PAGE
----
Article

Physical Stability of Freeze-Dried Isomalt Diastereomer Mixtures

Pharmaceutical Research, Springer Nature, ISSN 1573-904X

Volume 33, 7, 2016

DOI:10.1007/s11095-016-1915-3, Dimensions: pub.1051468378, PMID: 27059921,

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  1. (1) University of Helsinki, grid.7737.4
  2. (2) University of Copenhagen, grid.5254.6, KU
  3. (3) Novo Nordisk (Denmark), grid.425956.9
  4. (4) University of Otago, grid.29980.3a

Description

PURPOSE: Isomalt is a sugar alcohol used as an excipient in commercially available solid oral dosage forms. The potential of isomalt as a novel freeze-drying excipient was studied in order to increase knowledge of the behavior of isomalt when it is freeze-dried. METHODS: Isomalt was freeze-dried in four different diastereomer compositions and its physical stability was investigated with differential scanning calorimetry, Fourier-transform infrared and Raman spectroscopy, X-ray powder diffraction, Karl-Fischer titration and thermogravimetric analysis in order to verify the solid state form of isomalt after freeze-drying and observe any changes occurring during storage in three different relative humidity conditions. RESULTS: Isomalt was successfully transformed into the amorphous form with freeze-drying and three diastereomer combinations remained stable as amorphous during storage; one of the diastereomer compositions showed signs of physical instability when stored in the highest relative humidity condition. The four different crystalline diastereomer mixtures showed specific identifiable solid state properties. CONCLUSIONS: Isomalt was shown to be a suitable excipient for freeze-drying. Preferably a mixture of the diastereomers should be used, as the mixture containing only one of the isomers showed physical instability. A mixture containing a 1:1 ratio of the two diastereomers showed the best physical stability in the amorphous form.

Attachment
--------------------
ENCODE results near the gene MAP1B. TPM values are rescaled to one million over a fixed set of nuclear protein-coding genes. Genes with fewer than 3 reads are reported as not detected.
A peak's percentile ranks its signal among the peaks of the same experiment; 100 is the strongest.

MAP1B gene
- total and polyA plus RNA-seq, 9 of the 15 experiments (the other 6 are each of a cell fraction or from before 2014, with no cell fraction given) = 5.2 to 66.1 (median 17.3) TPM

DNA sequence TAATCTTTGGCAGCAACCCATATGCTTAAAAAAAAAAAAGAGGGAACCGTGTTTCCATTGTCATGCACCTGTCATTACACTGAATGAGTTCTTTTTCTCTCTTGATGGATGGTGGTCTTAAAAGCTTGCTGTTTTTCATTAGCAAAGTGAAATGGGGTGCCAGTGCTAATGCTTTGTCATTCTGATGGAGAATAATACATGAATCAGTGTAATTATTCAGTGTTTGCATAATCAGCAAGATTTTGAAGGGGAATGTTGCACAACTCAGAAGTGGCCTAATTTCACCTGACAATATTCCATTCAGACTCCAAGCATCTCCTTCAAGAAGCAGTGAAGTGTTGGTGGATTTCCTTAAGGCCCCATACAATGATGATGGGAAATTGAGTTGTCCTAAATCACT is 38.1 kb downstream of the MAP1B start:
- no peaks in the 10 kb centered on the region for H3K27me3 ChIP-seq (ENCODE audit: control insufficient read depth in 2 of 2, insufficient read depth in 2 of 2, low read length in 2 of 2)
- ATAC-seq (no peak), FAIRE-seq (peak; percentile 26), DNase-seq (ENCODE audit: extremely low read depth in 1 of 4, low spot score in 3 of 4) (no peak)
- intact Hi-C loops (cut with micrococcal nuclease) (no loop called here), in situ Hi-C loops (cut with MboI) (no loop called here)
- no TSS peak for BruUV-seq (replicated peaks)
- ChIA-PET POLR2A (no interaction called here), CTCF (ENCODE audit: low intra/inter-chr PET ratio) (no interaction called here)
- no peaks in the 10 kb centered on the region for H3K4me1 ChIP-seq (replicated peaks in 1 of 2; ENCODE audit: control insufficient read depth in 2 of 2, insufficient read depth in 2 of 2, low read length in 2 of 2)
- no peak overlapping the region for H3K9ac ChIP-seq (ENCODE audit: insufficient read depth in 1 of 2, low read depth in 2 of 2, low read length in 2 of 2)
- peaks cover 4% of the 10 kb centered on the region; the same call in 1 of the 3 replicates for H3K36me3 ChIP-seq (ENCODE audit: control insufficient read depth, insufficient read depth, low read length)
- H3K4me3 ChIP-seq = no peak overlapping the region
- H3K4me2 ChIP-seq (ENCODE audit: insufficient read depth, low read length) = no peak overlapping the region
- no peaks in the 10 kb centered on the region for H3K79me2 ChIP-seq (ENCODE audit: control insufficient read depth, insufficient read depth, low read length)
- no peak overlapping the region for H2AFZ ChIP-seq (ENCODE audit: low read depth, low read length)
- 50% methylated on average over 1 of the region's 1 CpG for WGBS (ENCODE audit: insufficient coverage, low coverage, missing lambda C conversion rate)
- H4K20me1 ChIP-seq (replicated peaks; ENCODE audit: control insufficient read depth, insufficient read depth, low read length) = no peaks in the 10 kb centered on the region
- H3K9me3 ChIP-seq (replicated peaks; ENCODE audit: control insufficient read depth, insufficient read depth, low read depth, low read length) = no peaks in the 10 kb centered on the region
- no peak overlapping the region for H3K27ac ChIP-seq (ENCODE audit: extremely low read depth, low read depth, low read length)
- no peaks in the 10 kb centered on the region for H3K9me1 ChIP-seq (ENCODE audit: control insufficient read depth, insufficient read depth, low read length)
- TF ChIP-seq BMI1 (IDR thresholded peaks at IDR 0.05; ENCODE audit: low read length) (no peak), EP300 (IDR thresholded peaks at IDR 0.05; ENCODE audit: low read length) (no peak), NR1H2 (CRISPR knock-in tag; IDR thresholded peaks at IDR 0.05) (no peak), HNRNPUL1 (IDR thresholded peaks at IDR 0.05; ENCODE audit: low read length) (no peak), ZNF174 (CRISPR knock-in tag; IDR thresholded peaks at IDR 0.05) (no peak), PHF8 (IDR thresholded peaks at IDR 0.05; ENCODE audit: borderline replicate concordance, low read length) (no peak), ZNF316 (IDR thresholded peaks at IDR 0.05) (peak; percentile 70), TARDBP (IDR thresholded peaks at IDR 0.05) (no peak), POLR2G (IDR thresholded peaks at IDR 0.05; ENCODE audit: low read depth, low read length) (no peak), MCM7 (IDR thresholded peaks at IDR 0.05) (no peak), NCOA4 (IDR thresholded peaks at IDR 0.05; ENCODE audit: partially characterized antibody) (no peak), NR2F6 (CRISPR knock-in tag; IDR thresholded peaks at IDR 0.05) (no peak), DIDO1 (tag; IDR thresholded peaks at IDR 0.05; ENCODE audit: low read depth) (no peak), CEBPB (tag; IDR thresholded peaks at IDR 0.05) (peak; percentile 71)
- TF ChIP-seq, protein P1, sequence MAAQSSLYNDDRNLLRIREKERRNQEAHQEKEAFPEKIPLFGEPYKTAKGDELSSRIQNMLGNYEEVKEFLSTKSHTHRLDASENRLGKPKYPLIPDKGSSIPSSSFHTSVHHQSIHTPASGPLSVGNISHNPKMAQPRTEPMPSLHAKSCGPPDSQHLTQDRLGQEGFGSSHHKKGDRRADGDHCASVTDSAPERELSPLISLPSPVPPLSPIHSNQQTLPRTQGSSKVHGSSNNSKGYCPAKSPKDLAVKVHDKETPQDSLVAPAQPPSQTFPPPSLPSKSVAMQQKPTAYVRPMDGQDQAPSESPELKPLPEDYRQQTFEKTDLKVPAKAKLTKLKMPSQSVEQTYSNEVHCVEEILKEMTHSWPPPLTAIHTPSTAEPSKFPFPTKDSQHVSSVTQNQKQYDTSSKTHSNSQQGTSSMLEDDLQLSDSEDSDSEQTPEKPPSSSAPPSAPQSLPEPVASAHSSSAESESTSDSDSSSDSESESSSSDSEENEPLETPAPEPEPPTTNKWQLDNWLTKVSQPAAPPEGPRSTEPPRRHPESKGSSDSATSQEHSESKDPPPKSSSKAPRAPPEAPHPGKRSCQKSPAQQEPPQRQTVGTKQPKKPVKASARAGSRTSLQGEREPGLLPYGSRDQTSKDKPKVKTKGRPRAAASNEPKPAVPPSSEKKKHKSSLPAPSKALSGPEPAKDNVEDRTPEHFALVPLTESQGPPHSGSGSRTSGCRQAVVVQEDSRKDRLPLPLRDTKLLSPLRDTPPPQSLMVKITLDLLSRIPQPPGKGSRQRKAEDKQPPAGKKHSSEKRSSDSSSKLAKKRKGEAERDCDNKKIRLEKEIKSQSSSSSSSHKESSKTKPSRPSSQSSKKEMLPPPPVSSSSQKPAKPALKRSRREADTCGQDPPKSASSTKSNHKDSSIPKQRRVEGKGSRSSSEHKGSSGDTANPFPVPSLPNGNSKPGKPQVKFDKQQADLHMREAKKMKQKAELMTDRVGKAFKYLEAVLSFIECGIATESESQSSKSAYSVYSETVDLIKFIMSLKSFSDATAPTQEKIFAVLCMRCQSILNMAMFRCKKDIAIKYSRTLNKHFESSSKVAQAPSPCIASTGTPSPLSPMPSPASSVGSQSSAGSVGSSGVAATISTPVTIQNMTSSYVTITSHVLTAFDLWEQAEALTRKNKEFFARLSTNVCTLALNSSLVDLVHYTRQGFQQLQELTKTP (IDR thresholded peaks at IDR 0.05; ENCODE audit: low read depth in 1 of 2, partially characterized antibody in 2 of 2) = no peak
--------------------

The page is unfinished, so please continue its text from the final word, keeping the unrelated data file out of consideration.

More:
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University of Copenhagen

Danish Open Access Indicator

2016: Unused

Research area: Medicine

Danish Bibliometrics Indicator

2016: Level 2

Research area: Medicine

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Times Cited: 4

Field Citation Ratio (FCR): 1.22

Relative Citation ratio (RCR): 0.34